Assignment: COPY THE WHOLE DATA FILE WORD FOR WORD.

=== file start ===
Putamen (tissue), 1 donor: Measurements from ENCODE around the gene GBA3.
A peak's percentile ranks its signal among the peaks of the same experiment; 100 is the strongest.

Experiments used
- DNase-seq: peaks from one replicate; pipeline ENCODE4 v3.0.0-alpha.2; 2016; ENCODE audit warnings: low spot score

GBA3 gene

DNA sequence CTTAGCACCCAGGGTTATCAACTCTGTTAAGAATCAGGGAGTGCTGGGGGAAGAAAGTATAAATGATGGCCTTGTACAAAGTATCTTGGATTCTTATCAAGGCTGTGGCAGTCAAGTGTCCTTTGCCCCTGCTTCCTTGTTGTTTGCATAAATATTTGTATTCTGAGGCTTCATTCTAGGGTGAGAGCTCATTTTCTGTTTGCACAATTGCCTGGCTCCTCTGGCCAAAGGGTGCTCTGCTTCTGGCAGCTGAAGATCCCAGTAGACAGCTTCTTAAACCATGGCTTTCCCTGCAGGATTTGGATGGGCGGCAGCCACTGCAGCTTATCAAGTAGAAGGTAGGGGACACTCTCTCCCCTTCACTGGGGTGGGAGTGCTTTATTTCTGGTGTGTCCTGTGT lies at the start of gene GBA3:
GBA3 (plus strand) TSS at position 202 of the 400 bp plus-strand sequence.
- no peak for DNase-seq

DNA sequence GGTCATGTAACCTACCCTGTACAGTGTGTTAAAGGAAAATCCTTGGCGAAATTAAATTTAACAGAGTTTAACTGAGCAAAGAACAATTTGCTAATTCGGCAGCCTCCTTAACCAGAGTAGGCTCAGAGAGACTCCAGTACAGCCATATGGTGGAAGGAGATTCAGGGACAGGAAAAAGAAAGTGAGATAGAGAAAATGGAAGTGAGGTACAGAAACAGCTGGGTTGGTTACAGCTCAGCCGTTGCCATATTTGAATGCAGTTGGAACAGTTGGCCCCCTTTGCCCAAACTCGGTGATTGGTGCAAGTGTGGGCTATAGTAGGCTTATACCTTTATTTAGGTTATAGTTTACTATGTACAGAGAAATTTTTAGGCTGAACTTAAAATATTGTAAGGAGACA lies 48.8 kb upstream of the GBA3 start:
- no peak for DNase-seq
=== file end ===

Putamen (tissue), 1 donor: Measurements from ENCODE around the gene GBA3.
A peak's percentile ranks its signal among the peaks of the same experiment; 100 is the strongest.

Experiments used
- DNase-seq: peaks from one replicate; pipeline ENCODE4 v3.0.0-alpha.2; 2016; ENCODE audit warnings: low spot score

GBA3 gene

DNA sequence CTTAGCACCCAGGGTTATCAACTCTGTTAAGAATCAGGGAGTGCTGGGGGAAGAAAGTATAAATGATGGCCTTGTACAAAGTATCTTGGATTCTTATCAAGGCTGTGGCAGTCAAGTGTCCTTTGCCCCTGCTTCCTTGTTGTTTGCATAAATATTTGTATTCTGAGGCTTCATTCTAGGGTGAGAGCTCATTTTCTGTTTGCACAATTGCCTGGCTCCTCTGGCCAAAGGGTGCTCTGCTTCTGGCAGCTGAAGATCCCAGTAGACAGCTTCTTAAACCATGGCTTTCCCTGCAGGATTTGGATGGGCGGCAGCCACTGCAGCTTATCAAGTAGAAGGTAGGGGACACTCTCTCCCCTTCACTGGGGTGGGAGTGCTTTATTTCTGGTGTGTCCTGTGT lies at the start of gene GBA3:
GBA3 (plus strand) TSS at position 202 of the 400 bp plus-strand sequence.
- no peak for DNase-seq

DNA sequence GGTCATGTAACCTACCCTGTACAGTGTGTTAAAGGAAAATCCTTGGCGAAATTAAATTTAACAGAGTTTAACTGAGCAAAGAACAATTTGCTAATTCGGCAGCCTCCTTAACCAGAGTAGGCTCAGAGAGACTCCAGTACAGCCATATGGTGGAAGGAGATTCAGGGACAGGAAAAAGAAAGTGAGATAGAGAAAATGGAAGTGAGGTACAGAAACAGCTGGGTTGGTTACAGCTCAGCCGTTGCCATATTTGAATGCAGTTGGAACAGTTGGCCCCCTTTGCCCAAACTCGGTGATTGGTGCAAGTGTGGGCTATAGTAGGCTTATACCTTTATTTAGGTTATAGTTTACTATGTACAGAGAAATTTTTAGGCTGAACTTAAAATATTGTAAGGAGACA lies 48.8 kb upstream of the GBA3 start:
- no peak for DNase-seq